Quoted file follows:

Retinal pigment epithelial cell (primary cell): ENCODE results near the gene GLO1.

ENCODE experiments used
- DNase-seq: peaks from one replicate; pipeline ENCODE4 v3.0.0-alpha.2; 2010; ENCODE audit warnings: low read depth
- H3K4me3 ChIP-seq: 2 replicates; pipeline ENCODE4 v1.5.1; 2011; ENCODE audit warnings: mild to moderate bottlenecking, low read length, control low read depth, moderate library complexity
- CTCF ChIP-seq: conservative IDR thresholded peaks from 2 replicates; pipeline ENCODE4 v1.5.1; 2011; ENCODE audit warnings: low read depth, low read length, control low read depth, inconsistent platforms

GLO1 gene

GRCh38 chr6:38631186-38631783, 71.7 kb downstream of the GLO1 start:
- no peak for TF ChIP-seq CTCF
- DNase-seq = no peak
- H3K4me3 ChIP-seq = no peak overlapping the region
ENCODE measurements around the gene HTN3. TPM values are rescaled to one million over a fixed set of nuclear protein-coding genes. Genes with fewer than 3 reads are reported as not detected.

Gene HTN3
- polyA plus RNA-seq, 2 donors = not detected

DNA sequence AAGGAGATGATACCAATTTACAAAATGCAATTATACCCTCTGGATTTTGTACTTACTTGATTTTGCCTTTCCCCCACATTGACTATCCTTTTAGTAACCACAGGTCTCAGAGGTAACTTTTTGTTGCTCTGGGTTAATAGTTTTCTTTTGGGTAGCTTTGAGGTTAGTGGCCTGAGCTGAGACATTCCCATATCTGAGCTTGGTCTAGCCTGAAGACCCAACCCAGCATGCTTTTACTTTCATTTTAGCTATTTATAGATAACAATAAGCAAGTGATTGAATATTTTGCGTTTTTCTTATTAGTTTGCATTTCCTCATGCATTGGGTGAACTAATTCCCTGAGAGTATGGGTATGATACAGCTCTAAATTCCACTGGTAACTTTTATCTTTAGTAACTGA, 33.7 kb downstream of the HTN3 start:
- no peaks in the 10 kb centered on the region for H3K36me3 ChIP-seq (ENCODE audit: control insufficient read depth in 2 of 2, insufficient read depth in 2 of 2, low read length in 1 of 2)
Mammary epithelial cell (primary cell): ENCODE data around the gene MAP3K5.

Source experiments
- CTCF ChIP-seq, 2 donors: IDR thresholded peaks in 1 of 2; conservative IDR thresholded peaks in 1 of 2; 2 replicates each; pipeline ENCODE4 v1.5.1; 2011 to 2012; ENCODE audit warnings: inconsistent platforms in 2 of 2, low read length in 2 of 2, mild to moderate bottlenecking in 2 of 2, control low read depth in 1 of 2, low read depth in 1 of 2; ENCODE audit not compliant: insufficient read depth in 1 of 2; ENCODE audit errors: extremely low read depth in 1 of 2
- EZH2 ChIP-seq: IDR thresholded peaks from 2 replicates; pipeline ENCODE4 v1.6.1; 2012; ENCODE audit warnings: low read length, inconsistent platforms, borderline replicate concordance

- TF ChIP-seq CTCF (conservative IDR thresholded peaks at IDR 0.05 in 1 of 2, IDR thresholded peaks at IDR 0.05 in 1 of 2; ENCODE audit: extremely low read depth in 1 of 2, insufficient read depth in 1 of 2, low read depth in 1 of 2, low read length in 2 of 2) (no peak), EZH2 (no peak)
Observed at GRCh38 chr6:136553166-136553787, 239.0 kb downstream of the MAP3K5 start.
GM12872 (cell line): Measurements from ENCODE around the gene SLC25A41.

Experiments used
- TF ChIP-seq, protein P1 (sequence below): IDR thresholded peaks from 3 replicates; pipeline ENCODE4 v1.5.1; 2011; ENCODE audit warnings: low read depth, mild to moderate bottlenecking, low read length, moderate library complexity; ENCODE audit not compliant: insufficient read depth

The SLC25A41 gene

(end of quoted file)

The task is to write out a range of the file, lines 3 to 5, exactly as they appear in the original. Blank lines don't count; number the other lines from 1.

- DNase-seq: peaks from one replicate; pipeline ENCODE4 v3.0.0-alpha.2; 2010; ENCODE audit warnings: low read depth
- H3K4me3 ChIP-seq: 2 replicates; pipeline ENCODE4 v1.5.1; 2011; ENCODE audit warnings: mild to moderate bottlenecking, low read length, control low read depth, moderate library complexity
- CTCF ChIP-seq: conservative IDR thresholded peaks from 2 replicates; pipeline ENCODE4 v1.5.1; 2011; ENCODE audit warnings: low read depth, low read length, control low read depth, inconsistent platforms